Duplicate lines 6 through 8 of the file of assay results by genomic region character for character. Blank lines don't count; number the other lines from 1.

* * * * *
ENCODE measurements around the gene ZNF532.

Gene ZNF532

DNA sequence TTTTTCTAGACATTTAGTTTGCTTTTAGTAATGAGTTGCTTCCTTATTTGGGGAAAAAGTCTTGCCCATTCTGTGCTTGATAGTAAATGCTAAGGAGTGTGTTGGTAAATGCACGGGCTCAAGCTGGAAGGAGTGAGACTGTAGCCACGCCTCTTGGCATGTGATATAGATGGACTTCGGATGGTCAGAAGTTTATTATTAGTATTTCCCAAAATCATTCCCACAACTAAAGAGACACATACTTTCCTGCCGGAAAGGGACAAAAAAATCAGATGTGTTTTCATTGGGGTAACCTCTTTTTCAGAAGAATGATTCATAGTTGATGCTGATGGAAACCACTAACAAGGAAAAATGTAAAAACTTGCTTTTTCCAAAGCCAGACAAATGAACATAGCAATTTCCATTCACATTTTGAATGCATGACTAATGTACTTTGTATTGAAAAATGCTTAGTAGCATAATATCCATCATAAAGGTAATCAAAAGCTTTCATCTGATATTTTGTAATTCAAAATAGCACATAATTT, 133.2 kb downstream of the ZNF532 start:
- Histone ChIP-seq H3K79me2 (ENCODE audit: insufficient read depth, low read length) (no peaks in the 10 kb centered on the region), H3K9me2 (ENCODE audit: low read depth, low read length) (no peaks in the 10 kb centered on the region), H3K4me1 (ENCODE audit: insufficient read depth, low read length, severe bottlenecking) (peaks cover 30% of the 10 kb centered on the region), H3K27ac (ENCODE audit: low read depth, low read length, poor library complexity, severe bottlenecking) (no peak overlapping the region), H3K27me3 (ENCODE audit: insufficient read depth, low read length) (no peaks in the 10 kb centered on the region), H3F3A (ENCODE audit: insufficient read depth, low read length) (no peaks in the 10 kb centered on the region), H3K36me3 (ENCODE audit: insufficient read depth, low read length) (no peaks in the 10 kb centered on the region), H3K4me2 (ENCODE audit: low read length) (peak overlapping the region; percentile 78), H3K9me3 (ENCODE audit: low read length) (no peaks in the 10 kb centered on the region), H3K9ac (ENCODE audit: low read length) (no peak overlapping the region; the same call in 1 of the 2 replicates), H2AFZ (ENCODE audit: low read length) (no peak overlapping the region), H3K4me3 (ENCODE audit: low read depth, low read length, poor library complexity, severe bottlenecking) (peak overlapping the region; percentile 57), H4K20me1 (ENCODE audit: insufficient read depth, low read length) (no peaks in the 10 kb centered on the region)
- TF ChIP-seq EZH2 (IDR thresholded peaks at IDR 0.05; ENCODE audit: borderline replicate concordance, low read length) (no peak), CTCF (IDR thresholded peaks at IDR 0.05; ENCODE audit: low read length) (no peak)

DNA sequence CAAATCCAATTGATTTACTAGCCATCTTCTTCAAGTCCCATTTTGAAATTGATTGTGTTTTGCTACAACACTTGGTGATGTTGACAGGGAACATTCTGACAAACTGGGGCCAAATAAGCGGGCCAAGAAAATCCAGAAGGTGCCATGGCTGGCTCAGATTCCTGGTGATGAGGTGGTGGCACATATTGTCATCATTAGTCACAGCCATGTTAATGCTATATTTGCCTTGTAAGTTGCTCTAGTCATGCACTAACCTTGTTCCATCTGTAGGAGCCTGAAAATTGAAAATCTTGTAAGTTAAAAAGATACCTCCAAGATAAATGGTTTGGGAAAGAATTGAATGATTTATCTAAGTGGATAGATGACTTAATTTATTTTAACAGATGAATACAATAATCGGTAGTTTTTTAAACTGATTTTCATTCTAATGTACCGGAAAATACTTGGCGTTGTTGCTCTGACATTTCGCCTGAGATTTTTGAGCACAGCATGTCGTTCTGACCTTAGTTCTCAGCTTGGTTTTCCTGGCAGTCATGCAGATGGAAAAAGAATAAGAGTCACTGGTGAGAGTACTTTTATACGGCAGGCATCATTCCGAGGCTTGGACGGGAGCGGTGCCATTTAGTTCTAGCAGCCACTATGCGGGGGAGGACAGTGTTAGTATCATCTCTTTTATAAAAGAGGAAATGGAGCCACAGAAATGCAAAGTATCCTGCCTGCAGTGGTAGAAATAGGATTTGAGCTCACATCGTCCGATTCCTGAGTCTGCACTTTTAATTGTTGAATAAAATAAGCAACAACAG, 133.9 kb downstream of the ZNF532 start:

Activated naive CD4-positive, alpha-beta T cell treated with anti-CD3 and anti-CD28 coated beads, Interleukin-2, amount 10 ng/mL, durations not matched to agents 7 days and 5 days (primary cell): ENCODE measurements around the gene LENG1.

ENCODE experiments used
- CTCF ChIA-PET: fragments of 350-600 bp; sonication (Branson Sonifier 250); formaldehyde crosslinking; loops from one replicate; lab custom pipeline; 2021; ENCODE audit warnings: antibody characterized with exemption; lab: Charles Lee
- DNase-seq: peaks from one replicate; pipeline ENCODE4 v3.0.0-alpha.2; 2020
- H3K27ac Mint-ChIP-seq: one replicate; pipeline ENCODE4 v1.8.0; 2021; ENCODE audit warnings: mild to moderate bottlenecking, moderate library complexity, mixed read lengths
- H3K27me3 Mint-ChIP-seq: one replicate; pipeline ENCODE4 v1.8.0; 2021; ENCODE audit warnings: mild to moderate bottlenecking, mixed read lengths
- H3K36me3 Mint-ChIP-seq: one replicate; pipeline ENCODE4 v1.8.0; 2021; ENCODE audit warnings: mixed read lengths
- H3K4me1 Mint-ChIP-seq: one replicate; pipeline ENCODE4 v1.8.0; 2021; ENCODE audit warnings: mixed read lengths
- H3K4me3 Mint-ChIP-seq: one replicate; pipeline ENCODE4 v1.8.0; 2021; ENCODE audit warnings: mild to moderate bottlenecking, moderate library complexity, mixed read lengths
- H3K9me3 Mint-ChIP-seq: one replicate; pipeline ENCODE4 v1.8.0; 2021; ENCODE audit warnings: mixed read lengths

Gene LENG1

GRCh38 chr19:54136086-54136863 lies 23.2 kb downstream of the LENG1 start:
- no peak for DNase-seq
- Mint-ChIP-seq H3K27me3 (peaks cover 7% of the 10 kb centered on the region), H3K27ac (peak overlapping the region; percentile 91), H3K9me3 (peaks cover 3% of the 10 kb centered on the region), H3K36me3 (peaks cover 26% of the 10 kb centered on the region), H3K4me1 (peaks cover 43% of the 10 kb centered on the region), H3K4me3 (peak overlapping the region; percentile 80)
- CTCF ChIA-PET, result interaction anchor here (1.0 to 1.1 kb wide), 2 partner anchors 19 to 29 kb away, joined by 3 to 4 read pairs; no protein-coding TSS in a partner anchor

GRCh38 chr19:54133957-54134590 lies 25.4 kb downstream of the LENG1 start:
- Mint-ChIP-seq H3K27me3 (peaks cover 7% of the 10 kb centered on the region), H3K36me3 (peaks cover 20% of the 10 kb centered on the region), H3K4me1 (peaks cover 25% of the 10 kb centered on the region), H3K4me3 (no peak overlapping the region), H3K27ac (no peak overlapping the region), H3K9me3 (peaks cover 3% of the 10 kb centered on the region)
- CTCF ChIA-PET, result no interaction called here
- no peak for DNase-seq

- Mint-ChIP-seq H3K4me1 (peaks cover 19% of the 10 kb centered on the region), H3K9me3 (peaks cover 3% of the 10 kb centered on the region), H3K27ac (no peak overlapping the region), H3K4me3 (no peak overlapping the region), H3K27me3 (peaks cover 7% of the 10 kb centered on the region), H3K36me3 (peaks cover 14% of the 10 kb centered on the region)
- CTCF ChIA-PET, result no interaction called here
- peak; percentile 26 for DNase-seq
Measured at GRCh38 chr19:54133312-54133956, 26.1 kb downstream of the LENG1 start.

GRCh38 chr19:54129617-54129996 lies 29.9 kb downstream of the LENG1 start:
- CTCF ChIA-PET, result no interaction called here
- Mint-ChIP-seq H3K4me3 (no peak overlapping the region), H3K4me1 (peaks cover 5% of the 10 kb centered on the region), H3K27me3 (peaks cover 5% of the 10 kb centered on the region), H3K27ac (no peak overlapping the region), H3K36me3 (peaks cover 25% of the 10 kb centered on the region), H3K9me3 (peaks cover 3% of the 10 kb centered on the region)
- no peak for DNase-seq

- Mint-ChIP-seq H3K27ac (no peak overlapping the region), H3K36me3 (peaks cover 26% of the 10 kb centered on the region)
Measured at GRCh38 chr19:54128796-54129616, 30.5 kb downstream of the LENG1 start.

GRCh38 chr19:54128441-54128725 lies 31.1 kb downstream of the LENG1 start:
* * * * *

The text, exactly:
DNA sequence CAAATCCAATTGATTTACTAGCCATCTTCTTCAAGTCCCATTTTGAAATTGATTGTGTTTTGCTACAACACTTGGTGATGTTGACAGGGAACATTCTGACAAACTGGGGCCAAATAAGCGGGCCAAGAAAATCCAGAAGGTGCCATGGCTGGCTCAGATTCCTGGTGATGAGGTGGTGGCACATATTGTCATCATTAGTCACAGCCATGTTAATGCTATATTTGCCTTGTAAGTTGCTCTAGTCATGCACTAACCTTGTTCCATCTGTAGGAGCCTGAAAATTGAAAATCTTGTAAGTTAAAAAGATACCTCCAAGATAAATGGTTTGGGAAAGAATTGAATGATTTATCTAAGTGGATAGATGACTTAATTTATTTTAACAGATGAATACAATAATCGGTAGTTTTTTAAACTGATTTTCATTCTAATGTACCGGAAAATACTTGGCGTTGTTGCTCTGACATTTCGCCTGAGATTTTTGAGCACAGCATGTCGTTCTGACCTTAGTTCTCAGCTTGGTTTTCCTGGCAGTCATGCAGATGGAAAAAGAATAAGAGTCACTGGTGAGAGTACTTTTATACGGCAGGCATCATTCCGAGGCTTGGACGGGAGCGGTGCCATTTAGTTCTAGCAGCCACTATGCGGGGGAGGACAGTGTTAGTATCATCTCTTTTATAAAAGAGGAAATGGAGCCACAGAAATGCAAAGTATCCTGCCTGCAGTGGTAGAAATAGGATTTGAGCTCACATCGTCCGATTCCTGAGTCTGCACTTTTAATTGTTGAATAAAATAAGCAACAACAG, 133.9 kb downstream of the ZNF532 start:

Activated naive CD4-positive, alpha-beta T cell treated with anti-CD3 and anti-CD28 coated beads, Interleukin-2, amount 10 ng/mL, durations not matched to agents 7 days and 5 days (primary cell): ENCODE measurements around the gene LENG1.

ENCODE experiments used